RFID phones: So near, yet so far

Summary:Near-field communication could turn the mobile phone into a business tool, but mass adoption is still some years away.

That humble mobile phone could soon become an indispensable tool for a range of business applications, thanks to a new wireless technology.

Near-field communication (NFC), the short-range wireless standard based on having a radio frequency identification (RFID) chip embedded in the handset, is being tested extensively in many countries.

In Japan, for example, the technology has been successfully employed by wireless carrier NTT DoCoMo to allow customers to use their cell phone as a mobile wallet.

Industry observers believe that NFC has huge market potential.

Jay Hotti, chief technology officer at Network For Electronic Transfers Singapore (NETS), is convinced that NFC will be a powerful tool for both the mass markets as well as the enterprises. The electronic payments provider last year unveiled a proof-of-concept RFID-based mobile phone application which allowed users to make contactless payments with their handsets.

"With the high penetration rate of mobile phones, NETS believes that NFC would become a mainstream technology offered by major telcos," said Hotti in an e-mail interview with ZDNet Asia.

According to Hotti, there are various applications business organizations can build to leverage NFC-enabled mobile phones.

"Enterprises can look at introducing concepts such as electronic coupons or RFID tagged advertisements for discounts, as well as peer-to-peer transactions with other NFC-enabled devices," added the industry veteran. "They can also facilitate the convergence of services like equipping mobile phones with ATM functions."

Bernard Ng, a software developer with RFID and Java development experience, thinks that mobile phones with RFID are a great fit in the enterprise environment as the technology offer an extra layer of security for users.

Said Ng: "Mobiles are also already in use for two-factor authentication for Internet banking, Having NFC just makes it more convenient because it is much easier and less error-prone to place the phone near a reader than to transcribe a one-time password (OTP) embedded in an SMS."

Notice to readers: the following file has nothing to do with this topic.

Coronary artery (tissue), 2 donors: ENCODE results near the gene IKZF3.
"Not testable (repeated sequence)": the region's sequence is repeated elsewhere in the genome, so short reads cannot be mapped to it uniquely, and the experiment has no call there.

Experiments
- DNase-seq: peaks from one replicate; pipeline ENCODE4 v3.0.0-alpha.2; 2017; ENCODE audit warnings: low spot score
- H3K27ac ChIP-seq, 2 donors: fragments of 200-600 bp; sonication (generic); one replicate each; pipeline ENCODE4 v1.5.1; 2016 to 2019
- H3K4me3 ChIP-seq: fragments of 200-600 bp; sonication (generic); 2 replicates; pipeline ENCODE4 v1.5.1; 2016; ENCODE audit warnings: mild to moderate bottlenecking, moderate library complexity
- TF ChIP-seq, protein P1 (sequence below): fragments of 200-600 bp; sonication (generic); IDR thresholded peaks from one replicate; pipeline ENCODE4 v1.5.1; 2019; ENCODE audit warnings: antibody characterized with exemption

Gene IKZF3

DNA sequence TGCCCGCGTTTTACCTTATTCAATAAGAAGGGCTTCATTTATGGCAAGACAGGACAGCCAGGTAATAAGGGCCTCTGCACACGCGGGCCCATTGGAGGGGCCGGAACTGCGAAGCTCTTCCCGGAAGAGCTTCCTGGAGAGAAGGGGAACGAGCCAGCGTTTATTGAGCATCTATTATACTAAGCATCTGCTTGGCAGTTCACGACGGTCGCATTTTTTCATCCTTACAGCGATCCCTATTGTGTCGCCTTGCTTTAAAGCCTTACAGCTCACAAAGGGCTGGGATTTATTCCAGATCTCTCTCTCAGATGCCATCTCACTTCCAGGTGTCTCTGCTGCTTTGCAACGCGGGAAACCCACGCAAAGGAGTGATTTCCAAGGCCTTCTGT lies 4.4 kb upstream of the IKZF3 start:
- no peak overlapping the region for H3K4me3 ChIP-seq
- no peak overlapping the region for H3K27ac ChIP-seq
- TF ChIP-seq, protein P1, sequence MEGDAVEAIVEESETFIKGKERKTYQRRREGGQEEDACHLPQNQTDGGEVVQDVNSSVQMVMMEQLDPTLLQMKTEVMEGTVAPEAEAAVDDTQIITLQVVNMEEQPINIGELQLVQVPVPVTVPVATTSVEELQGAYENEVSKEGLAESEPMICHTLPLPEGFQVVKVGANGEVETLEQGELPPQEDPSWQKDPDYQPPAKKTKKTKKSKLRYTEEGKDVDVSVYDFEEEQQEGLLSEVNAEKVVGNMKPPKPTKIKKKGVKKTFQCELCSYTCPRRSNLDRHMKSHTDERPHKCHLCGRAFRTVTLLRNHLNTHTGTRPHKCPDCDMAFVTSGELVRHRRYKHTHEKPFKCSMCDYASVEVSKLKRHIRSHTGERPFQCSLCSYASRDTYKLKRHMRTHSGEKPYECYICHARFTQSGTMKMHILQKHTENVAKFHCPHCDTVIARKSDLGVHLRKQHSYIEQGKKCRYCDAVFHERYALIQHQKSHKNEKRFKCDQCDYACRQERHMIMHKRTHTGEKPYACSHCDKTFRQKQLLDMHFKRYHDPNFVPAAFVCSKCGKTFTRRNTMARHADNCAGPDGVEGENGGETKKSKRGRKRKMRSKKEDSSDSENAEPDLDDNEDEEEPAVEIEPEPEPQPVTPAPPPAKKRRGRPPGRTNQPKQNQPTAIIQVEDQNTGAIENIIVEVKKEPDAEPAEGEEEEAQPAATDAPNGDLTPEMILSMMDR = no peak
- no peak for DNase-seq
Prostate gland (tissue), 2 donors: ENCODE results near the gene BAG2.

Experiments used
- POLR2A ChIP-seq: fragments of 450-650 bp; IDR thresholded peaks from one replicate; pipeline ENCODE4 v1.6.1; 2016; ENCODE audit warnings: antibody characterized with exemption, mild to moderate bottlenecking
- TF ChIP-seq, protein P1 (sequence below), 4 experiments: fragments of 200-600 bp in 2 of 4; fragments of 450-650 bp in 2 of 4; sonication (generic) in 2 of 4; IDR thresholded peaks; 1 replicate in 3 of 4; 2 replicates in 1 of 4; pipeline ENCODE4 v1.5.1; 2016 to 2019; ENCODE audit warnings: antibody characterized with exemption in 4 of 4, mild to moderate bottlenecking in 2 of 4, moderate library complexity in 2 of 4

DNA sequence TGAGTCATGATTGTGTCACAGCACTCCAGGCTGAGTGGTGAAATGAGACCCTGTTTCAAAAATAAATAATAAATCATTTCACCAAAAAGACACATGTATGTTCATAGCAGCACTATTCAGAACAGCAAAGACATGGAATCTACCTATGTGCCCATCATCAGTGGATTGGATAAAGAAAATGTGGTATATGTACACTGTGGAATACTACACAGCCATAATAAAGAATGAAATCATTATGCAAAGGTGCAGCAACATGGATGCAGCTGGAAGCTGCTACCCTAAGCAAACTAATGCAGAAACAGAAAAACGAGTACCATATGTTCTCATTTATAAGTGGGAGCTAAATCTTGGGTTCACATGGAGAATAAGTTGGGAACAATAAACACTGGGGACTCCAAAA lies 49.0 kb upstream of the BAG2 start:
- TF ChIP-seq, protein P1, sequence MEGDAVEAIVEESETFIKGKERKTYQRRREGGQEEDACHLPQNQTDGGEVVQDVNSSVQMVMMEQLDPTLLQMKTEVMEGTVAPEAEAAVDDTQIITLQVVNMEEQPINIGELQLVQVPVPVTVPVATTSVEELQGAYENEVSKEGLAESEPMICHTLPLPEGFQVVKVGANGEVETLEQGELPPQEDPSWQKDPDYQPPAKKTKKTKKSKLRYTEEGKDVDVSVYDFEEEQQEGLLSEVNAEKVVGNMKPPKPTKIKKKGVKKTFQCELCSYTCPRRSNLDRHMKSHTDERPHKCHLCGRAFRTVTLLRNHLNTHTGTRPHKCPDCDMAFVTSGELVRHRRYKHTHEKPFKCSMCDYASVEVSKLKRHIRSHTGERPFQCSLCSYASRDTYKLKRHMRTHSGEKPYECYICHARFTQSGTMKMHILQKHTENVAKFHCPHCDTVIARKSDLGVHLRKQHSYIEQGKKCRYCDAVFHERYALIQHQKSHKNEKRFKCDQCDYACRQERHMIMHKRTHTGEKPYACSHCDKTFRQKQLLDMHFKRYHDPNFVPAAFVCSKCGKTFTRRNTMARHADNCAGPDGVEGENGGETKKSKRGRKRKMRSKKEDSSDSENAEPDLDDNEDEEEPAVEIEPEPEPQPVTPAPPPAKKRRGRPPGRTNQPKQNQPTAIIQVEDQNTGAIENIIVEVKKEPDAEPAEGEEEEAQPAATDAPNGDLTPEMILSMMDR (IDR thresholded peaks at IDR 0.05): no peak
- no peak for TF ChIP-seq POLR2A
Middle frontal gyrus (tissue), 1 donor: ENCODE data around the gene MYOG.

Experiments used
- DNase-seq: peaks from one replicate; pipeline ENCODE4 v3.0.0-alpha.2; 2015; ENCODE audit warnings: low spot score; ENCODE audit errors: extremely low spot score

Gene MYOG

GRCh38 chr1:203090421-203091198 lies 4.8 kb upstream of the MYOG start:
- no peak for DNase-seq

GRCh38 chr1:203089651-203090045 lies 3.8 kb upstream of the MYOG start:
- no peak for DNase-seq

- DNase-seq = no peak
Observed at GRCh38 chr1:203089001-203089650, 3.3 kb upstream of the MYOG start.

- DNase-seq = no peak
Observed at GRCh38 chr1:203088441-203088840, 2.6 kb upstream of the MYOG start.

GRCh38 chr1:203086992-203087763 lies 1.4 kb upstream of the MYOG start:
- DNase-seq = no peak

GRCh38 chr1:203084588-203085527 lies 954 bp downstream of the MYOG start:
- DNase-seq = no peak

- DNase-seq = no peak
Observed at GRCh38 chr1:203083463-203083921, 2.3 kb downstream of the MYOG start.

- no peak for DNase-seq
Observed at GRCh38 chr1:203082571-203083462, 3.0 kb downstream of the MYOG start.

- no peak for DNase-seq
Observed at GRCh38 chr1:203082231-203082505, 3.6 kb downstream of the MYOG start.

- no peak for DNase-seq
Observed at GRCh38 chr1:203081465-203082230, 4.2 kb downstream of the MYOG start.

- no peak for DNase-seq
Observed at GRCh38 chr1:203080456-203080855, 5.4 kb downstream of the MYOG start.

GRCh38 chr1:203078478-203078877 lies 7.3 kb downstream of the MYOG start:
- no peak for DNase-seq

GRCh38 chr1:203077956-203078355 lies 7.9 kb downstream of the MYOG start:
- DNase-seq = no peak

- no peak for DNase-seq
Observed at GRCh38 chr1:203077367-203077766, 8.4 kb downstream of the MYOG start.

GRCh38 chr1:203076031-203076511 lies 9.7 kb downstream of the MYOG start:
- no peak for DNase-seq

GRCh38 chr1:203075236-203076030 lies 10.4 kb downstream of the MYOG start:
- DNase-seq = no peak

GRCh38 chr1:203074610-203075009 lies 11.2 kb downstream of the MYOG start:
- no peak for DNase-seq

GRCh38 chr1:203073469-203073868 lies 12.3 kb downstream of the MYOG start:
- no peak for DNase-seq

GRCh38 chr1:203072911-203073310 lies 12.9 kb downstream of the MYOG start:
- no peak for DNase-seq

Ng agreed that while mobile phones can be a liability because "people use it often and some of us lose it quite easily", he also believed that it makes for a strong security token.

"The phone is actually superior because we use it often and thus detect its absence earlier and can disable it remotely. If someone removes your SIM card, the authentication should be designed to fail, and if they put it back within cell phone coverage, home base should send a message to wipe out all sensitive content, including the capability to authenticate using NFC," Ng explained.

Mobile makers eye opportunity
Handset manufacturers are also casting an eager eye toward NFC.

US-based Motorola signaled its intentions for the mobile market after the company's acquisition of Symbol Technologies in September. Though it has yet to announce any detailed plans, according to a Motorola spokesperson, the company regards NFC as an "extremely powerful proposition and are actively investigating the area."

Rival Nokia, meanwhile, said it is working toward making NFC a universally accessible technology.

The Finnish handset maker previously flirted with the thought of bringing NFC to its mainstream models. Earlier this year, the company also partnered with Malaysian service provider Maxis and Visa and Maybank to trial NFC for consumer payment using mobile phones.

Gerhard Romen, head of Nokia's NFC market development, highlighted two examples of NFC working on Nokia devices, such as the Nokia 5140 and the Nokia 3220 hand phones.

The first is a security application where, for example, a patrol guard doing his rounds would simply touch the checkpoint tag with his Nokia device. "When the Nokia device vibrates, he's notified that the information has been sent to the office," Romen said, in an e-mail.

In the second example of a potential healthcare application, Romen explained that a nurse would be able to prescribe medication to a patient by placing the phone near his tag.

Romen admitted that while NFC has a high potential for both businesses and consumers, the rising number of NFC-enabled products means interoperability could become an issue.

"The current expectation by analysts is that we will see some deployments and more pilots in 2007; also, 450 million NFC-enabled devices will be in the market by 2010-2011," said Romen, quoting a study from ABI Research.

The Finnish company, along with Sony and Philips, is now part of an alliance of companies working together to standardize the NFC system, called the NFC Forum. The Forum's goal is to enable each NFC-enabled device to be interoperable with one another.

Topics: Networking, Emerging Tech, Mobility, Wi-Fi

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